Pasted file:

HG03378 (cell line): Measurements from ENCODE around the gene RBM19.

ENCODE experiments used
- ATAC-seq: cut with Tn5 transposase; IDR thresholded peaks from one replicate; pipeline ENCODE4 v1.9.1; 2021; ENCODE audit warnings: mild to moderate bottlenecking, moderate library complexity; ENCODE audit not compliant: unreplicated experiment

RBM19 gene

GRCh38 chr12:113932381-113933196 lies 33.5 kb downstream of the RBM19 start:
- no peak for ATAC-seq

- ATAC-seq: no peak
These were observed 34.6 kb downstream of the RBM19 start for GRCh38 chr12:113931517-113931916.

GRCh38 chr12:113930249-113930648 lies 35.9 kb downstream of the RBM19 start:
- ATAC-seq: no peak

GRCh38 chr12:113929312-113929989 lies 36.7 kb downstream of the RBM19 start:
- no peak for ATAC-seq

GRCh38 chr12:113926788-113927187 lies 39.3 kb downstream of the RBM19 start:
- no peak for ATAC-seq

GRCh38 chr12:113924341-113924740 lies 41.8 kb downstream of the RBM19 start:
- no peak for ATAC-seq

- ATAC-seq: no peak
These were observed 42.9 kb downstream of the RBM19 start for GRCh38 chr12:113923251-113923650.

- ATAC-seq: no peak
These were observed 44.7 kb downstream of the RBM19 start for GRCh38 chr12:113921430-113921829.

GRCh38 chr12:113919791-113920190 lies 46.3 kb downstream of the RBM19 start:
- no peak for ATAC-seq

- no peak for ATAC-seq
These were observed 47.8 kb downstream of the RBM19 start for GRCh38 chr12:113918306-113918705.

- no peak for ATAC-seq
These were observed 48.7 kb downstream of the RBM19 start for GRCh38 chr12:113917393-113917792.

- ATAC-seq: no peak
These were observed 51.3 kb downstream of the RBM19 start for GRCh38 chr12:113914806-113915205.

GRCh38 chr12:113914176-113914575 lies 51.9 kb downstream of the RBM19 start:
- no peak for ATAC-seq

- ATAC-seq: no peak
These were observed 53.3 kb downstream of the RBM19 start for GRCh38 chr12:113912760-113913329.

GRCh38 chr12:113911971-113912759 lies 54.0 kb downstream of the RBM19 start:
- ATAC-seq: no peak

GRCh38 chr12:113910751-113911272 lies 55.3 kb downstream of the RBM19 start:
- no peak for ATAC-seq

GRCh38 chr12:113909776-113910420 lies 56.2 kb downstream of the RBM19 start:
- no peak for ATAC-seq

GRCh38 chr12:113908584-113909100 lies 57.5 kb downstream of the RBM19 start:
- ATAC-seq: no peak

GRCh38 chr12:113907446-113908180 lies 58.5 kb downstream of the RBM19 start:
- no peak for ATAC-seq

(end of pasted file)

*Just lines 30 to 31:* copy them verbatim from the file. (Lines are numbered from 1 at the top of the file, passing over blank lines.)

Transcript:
- no peak for ATAC-seq

- ATAC-seq: no peak